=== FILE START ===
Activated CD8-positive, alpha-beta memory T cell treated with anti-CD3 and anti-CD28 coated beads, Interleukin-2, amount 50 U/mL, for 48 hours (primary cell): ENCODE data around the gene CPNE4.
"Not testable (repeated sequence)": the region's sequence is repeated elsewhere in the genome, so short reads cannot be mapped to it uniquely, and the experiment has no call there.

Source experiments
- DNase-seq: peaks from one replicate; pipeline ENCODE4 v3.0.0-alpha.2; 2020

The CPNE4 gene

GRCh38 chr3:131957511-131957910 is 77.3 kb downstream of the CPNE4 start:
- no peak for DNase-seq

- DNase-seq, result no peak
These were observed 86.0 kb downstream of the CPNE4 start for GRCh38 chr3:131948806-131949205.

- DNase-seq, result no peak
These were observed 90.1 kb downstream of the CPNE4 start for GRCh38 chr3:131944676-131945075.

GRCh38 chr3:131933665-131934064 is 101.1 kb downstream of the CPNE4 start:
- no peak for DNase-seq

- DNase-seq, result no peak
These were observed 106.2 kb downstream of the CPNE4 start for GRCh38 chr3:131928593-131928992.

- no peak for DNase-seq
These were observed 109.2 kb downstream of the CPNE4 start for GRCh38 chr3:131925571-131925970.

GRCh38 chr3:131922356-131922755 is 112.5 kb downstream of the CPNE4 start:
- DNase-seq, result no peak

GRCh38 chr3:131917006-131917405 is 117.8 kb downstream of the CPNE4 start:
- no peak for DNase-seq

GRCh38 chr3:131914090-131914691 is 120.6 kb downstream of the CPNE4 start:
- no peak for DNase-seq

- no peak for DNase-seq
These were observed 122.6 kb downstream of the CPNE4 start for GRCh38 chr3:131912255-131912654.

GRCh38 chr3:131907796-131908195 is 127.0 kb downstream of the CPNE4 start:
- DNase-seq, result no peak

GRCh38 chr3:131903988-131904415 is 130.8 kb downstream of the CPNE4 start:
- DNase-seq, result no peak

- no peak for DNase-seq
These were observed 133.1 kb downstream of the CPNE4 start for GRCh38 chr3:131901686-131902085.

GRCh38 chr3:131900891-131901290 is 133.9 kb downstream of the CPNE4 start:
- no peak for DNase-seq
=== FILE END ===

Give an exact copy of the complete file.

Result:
Activated CD8-positive, alpha-beta memory T cell treated with anti-CD3 and anti-CD28 coated beads, Interleukin-2, amount 50 U/mL, for 48 hours (primary cell): ENCODE data around the gene CPNE4.
"Not testable (repeated sequence)": the region's sequence is repeated elsewhere in the genome, so short reads cannot be mapped to it uniquely, and the experiment has no call there.

Source experiments
- DNase-seq: peaks from one replicate; pipeline ENCODE4 v3.0.0-alpha.2; 2020

The CPNE4 gene

GRCh38 chr3:131957511-131957910 is 77.3 kb downstream of the CPNE4 start:
- no peak for DNase-seq

- DNase-seq, result no peak
These were observed 86.0 kb downstream of the CPNE4 start for GRCh38 chr3:131948806-131949205.

- DNase-seq, result no peak
These were observed 90.1 kb downstream of the CPNE4 start for GRCh38 chr3:131944676-131945075.

GRCh38 chr3:131933665-131934064 is 101.1 kb downstream of the CPNE4 start:
- no peak for DNase-seq

- DNase-seq, result no peak
These were observed 106.2 kb downstream of the CPNE4 start for GRCh38 chr3:131928593-131928992.

- no peak for DNase-seq
These were observed 109.2 kb downstream of the CPNE4 start for GRCh38 chr3:131925571-131925970.

GRCh38 chr3:131922356-131922755 is 112.5 kb downstream of the CPNE4 start:
- DNase-seq, result no peak

GRCh38 chr3:131917006-131917405 is 117.8 kb downstream of the CPNE4 start:
- no peak for DNase-seq

GRCh38 chr3:131914090-131914691 is 120.6 kb downstream of the CPNE4 start:
- no peak for DNase-seq

- no peak for DNase-seq
These were observed 122.6 kb downstream of the CPNE4 start for GRCh38 chr3:131912255-131912654.

GRCh38 chr3:131907796-131908195 is 127.0 kb downstream of the CPNE4 start:
- DNase-seq, result no peak

GRCh38 chr3:131903988-131904415 is 130.8 kb downstream of the CPNE4 start:
- DNase-seq, result no peak

- no peak for DNase-seq
These were observed 133.1 kb downstream of the CPNE4 start for GRCh38 chr3:131901686-131902085.

GRCh38 chr3:131900891-131901290 is 133.9 kb downstream of the CPNE4 start:
- no peak for DNase-seq